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Department of Agricultural, Environmental, and Development Economics


Would a $15 minimum wage work in Ohio?

May. 8, 2017

Watch the WCMH news story.

COLUMBUS (WCMH) — Ohio’s minimum wage is $8.15 an hour, but this year one Ohio Senator released a plan which includes raising it to $15 an hour. Senator Sherrod Brown’s 77-page plan aims to help American workers and grow the middle class.

So far more than a dozen cities and two states have passed laws eventually raising their minimum wage to $15 an hour, but would that work in Ohio? Supporters say it would help low-wage workers, opponents say it may cost those same workers their jobs.

“You build the economy from the middle class out,” Senator Sherrod Brown said, he believes his plan, entitled, “Working too hard for too little: A Plan for restoring the Value of Work in America,” will grow the middle class. “80-90 percent of the public has seen stagnant wages, and that doesn’t serve anyone” Brown added. Amongst a number of other goals, the plan includes hiking the minimum wage to $15 an hour. “The minimum wage is worth a third less than it was 30 years ago,” Senator Brown added, “I think Ohio would be more of a destination state when people see a better standard of living and a better workforce.”

But critics call the plan a job killer, “It’s just something that a lot of people say they can’t afford,” said Natalie Walston with the Ohio Restaurant Association. Representing all of Ohio’s restaurants she believes mandating restaurants pay cooks, hosts and dishwashers $15 an hour would hurt the industry, consumers would end up paying more and some would have to close up shop, “We’ve had restaurant owners flat out say if this happens, I don’t know what I’m going to do, I may have to close my doors, I can’t afford to do this,” Walston added.

Senator Brown calls that argument unfounded, “When everyone is paid a better minimum wage, your restaurants going to do better, your hardware store is going to do better,” Brown said. Brown points to Seattle, Washington. Seattle’s minimum wage ordinance went into effect on April 1, 2015. According to the office of Labor Standards depending on the industry and size of the business the minimum wage will slowly increase to $15 over the next 5 years. Across the entire state of Washington according to the Washington State Department of labor and industry there is an $11 minimum wage, with plans to increase to $13.50 by 2020.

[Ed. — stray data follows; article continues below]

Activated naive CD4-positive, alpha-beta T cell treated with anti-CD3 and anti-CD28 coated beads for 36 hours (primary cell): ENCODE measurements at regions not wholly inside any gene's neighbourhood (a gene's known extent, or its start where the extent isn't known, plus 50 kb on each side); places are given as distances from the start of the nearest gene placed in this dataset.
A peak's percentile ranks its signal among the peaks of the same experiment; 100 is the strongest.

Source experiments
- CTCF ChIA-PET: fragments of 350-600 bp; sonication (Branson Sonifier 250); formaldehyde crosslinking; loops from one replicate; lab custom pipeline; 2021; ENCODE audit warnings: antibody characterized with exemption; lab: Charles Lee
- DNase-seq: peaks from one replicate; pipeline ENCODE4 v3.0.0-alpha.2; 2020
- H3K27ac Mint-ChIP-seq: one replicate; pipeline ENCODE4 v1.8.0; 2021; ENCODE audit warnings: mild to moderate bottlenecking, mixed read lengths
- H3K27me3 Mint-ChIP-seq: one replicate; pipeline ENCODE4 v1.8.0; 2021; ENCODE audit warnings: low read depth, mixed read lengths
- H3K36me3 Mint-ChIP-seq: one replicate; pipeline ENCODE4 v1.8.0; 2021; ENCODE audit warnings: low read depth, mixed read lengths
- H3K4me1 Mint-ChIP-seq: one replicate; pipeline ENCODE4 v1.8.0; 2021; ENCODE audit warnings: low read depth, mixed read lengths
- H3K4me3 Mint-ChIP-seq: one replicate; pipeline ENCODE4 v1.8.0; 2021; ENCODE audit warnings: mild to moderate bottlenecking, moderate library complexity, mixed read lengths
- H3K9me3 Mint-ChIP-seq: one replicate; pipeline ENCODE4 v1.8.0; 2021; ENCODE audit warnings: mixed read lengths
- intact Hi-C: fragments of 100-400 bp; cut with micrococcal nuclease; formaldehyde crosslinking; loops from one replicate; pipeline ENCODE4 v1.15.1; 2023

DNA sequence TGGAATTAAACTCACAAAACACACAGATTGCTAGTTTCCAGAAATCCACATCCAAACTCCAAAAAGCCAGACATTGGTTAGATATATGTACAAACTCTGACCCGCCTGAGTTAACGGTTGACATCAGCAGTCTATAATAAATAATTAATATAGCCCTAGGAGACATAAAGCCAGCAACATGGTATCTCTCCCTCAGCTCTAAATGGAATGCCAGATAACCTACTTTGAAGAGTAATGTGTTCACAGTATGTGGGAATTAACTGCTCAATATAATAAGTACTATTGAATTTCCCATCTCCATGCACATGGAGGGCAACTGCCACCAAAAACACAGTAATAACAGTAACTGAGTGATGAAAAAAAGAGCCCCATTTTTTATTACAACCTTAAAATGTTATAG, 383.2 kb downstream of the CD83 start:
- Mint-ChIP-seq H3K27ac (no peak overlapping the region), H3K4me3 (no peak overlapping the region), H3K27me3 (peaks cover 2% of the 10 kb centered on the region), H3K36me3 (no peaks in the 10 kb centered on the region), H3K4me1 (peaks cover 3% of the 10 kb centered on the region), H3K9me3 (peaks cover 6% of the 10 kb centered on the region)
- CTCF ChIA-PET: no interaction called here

After nearly three years of increases, what has it done to the economy? The numbers all seem to point to success, Washington State’s unemployment rate is the lowest it has been since 2007, according to the Bureau of Labor Statistics for March, 2017 it sits at 4.7%. In Seattle specifically, it is at a near-record low of 2.8%. The state also added 10,700 new jobs in March. While Restaurant Associations say some restaurants have included service fee’s to menu items to help cover costs, there have not been widespread reports of food cost increases.

But what works in Seattle, Washington, may not work in Columbus, Ohio.

Right now Ohio’s March Unemployment rate is 5.1%, Columbus, Ohio is 4%.

“If one wanted to raise the minimum wage, we would have to think about ways to mitigate negative effects,” said Dr. Mark Partridge is a professor of economics at The Ohio State University, “As you raise the minimum wage, more and more of the people you are trying to help are going to be laid off.” According to Dr. Partridge, a larger city can successfully handle and even thrive under a higher minimum wage, but rural areas would see higher unemployment and possibly higher food costs, “They are going to start laying off workers, hiring fewer workers,” Dr. Partridge said. As Ohio’s workforce includes a large portion of rural workers, he believes the wage hike may have larger consequences here, “The higher the minimum wage, the greater those costs.”

The current congress has not been supportive of Senator Brown’s plan, however, Brown says he remains optimistic of the trend across the country. In 2017 21 states increased their minimum wage to some degree, including Ohio.